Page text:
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4 Steps Toward Training Your Workforce on Sexual Harassment Prevention

Allegations of sexual harassment dominated the news at the end of 2017 and has continued into 2018; has your business made taken necessary steps to mitigate exposure and create a safe environment? You can do so by properly training your employees. Start by following these four steps.

1. Build awareness and communication

A problem can’t be solved – or potentially avoided – if there is no understanding of what the real problem is. Clearly define sexual harassment to employees: what it is, what it is not and how to handle it. Communicate it through in-person training and online learning, or a mixture of both.

According to Google data, online searches of “sexual harassment” are up by more than 566%. In other words, your people are curious. When you build awareness and communication within your organization, your employees should walk away from training able to recognize harassment, and prepared to take action if they encounter it.

2. Establish policies

Just because you are not in the office does not mean you’re harassment-free. Per the Pew Research Center, 21% of women ages 18-29 report online harassment by a co-worker. This is why your anti-harassment training should communicate a written policy, a social media policy, a code of conduct and a complaint policy. Regardless of title, these items are must-haves for all employees.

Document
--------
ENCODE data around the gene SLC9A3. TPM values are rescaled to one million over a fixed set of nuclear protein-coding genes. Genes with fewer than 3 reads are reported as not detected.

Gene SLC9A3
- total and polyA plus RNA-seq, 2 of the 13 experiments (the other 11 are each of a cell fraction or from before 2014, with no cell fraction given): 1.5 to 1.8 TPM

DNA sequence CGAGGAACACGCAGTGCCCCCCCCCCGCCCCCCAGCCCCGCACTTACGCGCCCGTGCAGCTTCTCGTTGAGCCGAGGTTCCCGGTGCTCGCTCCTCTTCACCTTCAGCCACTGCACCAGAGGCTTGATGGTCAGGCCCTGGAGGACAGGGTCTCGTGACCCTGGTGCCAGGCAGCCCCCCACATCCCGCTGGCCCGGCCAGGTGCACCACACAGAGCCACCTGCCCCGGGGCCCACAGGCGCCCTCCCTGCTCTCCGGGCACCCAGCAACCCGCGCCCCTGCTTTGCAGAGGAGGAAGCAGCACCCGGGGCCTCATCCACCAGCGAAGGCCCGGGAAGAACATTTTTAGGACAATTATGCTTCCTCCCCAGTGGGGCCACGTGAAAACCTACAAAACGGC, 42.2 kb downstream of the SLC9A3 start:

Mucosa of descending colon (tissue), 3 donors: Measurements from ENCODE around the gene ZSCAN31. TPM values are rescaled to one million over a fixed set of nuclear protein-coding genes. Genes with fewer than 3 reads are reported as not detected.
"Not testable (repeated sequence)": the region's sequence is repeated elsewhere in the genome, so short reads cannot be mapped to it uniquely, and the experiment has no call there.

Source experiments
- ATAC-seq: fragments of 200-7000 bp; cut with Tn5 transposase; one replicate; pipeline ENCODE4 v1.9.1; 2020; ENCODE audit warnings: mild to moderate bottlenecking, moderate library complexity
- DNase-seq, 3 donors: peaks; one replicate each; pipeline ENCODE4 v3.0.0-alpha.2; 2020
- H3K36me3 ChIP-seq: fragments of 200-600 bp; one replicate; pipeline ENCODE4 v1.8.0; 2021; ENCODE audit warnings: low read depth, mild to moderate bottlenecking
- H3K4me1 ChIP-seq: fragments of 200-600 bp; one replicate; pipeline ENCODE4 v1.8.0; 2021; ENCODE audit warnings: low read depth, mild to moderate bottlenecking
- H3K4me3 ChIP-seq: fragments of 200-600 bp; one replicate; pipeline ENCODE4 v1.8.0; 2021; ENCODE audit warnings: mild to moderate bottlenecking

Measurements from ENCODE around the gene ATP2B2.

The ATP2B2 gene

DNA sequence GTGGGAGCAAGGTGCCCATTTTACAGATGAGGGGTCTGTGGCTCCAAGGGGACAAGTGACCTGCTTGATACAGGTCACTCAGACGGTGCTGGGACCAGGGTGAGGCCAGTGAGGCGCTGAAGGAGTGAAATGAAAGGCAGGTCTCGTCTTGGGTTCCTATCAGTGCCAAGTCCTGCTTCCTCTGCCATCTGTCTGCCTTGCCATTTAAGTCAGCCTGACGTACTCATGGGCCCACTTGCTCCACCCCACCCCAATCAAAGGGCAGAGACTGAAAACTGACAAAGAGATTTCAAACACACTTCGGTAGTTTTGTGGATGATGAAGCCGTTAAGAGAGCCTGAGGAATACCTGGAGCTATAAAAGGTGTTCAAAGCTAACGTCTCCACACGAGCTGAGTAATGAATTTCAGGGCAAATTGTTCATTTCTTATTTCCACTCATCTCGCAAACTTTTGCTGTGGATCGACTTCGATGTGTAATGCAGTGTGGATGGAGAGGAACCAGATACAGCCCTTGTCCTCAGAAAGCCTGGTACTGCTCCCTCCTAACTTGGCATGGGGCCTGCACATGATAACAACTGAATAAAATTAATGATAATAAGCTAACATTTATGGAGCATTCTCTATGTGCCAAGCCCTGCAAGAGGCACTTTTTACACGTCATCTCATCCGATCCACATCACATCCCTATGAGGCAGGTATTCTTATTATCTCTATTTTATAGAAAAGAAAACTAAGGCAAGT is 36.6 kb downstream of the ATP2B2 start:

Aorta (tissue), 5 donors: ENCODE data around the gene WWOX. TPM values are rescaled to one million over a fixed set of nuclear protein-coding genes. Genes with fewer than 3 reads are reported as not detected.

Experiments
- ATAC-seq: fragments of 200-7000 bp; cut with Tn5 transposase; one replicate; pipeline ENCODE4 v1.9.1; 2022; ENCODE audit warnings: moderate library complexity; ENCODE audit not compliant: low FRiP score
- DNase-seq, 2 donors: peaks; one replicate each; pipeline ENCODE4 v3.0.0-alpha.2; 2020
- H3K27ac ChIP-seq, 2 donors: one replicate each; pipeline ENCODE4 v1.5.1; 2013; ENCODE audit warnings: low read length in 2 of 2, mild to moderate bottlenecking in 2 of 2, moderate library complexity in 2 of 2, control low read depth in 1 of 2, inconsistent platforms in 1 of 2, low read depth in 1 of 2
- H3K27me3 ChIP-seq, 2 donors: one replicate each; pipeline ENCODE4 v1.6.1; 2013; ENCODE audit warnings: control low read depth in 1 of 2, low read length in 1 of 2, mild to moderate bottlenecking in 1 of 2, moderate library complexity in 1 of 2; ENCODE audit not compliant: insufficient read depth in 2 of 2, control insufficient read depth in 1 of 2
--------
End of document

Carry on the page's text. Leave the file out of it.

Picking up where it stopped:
3. Gain support from management

Once you have implemented your policies, have management back them up. From the C-suite to the front line, they play the most important part in establishing a culture of awareness and safety for your organization, and their reinforcement of support is vital. Your CEO can affect change by addressing the organization as a whole, whereas a front-line manager’s responsibility requires direct interaction.

In its Promising Practices for Preventing Harassment publication, the U.S. Equal Employment Opportunity Commission lays out what to do, including such actions as following up with all sides, remaining neutral and documenting everything. The right technology can help with that, which leads us to our last step.

4. Utilize HR technology

In the digital age, there are new ways to harass via technology such as social media, off-site email and text messaging. Instead of allowing technology to be a tool of harassment (see step 2), utilize it as a form of protective armor. Training your employees consistently and efficiently through the proper technology, such as a learning management system (LMS), can simplify complex processes that training often involves: creating, scheduling, booking, delivering and reporting.

Effective anti-harassment training will pair useful information with hands-on material so that your employees are not merely being trained, but are learning. Technology like an LMS is more than just covering all bases for your business; it can integrate your training processes to adapt to the needs of all generations in today’s workforce.

If you invest in the right HR and learning technology to help mitigate exposure, your organization can reap the benefits of seamless communication and better training, not to mention potentially saving millions in claims that other organizations have to pay in settlements and fines.

Want more than four steps? Register to attend our free March 15 webinar about preventing sexual harassment.